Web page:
INNOVATION AND GENEROSITY BLOOM IN PITTSBURGH
"We love you. We are praying for justice."
The note attached with every delivery of produce by Garfield Community Farm during the pandemic.
Community farms and gardens connect produce with purpose — and feed the spirit of giving alongside neighbors in need.
One of many community gardening success stories that bloomed in the midst of the COVID-19 pandemic was Garfield Community Farm, a Pittsburgh-based organization supported by the Presbyterian Hunger Program and generous gifts made through the Presbyterian Giving Catalog. The farm has supplied produce to feed its neighbors in predominantly low-income neighborhoods for years — and that mission was never more important than in 2020, when the pandemic created disruptions in traditional nutrition support safety net programs, sweeping job loss and economic hardship, especially in already vulnerable communities.
Rather than buckling under challenges posed by social distancing requirements and stay-at-home mandates, Garfield Community Farm rose to the challenge and stepped up its efforts to feed the families in its neighborhoods.
The farm more than doubled the number of households served through produce deliveries containing lettuce, kale, collards, tomatoes, sweet and hot peppers, herbs and more. Garfield Community Farm also experimented with distributing tomato seedlings for the first time. One recipient of seedlings was Phyllis Conner, a Garfield resident from birth who lives one block away from the farm. Never having grown vegetables before, she delighted in the small crop that rose from the five-gallon buckets she used as planters. Phyllis laughingly shared with a Community Engagement Coordinator that her grandmother had had a garden but forbade any of the children from helping out under the assumption that they would destroy something.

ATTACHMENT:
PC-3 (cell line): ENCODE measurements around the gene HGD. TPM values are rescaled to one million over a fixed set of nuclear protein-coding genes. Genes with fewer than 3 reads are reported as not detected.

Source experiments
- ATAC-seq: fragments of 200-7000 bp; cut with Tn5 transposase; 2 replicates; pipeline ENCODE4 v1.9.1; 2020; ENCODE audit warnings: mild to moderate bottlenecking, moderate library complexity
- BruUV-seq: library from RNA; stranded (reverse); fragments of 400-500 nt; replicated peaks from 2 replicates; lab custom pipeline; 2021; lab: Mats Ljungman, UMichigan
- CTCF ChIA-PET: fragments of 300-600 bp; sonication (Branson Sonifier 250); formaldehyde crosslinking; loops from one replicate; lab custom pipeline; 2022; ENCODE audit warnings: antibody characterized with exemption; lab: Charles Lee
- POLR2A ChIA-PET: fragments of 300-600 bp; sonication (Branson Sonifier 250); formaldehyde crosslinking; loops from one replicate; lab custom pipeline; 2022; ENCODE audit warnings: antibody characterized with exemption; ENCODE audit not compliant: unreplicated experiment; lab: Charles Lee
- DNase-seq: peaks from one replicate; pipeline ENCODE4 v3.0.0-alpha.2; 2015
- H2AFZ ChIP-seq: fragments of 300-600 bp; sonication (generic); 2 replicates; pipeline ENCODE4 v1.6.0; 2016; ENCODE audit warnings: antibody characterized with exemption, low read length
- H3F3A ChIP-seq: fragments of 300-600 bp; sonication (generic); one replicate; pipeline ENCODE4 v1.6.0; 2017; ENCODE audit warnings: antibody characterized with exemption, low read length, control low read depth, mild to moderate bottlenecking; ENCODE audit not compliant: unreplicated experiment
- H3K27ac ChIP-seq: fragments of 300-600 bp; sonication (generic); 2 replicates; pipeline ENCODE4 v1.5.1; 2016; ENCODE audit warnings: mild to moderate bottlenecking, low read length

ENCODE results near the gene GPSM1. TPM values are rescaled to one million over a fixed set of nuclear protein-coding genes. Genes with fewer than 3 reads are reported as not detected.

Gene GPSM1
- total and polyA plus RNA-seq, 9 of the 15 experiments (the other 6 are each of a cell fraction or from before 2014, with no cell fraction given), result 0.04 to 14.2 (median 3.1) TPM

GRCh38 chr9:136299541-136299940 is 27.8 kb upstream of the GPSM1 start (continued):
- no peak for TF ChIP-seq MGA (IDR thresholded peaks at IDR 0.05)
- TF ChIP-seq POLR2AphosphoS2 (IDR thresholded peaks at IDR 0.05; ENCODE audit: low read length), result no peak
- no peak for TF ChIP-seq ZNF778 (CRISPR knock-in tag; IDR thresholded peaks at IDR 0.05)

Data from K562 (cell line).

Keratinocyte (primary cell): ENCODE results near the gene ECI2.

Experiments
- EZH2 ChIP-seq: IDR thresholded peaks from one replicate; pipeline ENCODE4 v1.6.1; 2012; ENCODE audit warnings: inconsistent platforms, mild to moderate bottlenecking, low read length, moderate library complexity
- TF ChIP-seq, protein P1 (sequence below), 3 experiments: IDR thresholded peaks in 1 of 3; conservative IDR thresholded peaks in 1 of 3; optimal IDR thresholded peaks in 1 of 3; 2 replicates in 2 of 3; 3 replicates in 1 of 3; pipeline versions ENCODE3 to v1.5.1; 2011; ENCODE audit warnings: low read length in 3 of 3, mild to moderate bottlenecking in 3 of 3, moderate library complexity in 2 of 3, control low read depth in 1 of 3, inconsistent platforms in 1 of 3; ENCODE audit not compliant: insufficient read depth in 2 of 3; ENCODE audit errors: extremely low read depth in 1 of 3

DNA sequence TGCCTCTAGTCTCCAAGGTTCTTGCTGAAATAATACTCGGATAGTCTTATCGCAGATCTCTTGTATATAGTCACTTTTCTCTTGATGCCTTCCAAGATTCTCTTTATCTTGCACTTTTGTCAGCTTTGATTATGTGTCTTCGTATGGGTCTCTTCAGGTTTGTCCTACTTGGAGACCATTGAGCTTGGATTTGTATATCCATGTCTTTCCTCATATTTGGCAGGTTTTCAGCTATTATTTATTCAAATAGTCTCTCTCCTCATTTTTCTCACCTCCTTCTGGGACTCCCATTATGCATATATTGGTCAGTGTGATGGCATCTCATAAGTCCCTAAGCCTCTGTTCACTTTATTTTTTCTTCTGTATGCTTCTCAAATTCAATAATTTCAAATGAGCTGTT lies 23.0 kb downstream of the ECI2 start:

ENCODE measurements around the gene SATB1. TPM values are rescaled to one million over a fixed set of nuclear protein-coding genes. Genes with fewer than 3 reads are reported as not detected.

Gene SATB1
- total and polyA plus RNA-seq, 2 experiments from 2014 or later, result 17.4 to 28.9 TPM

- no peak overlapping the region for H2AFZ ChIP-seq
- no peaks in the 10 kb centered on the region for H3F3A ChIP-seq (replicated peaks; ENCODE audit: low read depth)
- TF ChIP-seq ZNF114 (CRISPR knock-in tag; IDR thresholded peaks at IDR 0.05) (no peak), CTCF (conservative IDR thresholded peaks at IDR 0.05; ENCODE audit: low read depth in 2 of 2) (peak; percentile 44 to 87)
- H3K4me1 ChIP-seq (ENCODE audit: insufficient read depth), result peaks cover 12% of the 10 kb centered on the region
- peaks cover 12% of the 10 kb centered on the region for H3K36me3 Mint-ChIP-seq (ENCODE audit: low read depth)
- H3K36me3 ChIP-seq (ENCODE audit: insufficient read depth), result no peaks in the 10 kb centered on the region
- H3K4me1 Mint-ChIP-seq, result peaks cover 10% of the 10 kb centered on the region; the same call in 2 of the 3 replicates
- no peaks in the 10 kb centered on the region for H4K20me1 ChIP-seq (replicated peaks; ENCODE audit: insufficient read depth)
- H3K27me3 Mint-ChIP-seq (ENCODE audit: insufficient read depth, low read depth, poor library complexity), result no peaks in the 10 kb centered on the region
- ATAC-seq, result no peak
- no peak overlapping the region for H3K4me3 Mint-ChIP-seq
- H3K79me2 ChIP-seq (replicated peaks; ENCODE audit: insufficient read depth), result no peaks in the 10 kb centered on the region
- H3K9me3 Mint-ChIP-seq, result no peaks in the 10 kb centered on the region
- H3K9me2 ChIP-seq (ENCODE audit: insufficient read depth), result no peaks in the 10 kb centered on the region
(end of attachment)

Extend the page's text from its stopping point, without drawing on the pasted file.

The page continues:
Other successes emerged in the midst of the adversities of 2020: Garfield Community Farm reduced its crop loss (due to pests and disease) by 80%, surpassed its 2020 estimate for seedling sales by 25% and increased its food pantry donations by 300%.
And when the COVID-19 pandemic created the need for Garfield to limit its market, the farm instead worked to increase the number of Community Supported Agriculture (CSA) subscriptions offered, allowing them to more effectively ensure safe conditions surrounding CSA packaging and distribution. Because of that strategy, Garfield Community Farm doubled the number of its CSA subscriptions.
This incredible farm, a ministry of The Open Door Presbyterian Church, serves to remind us of the staggering resilience and ingenuity of people working toward the common goal of helping their neighbors.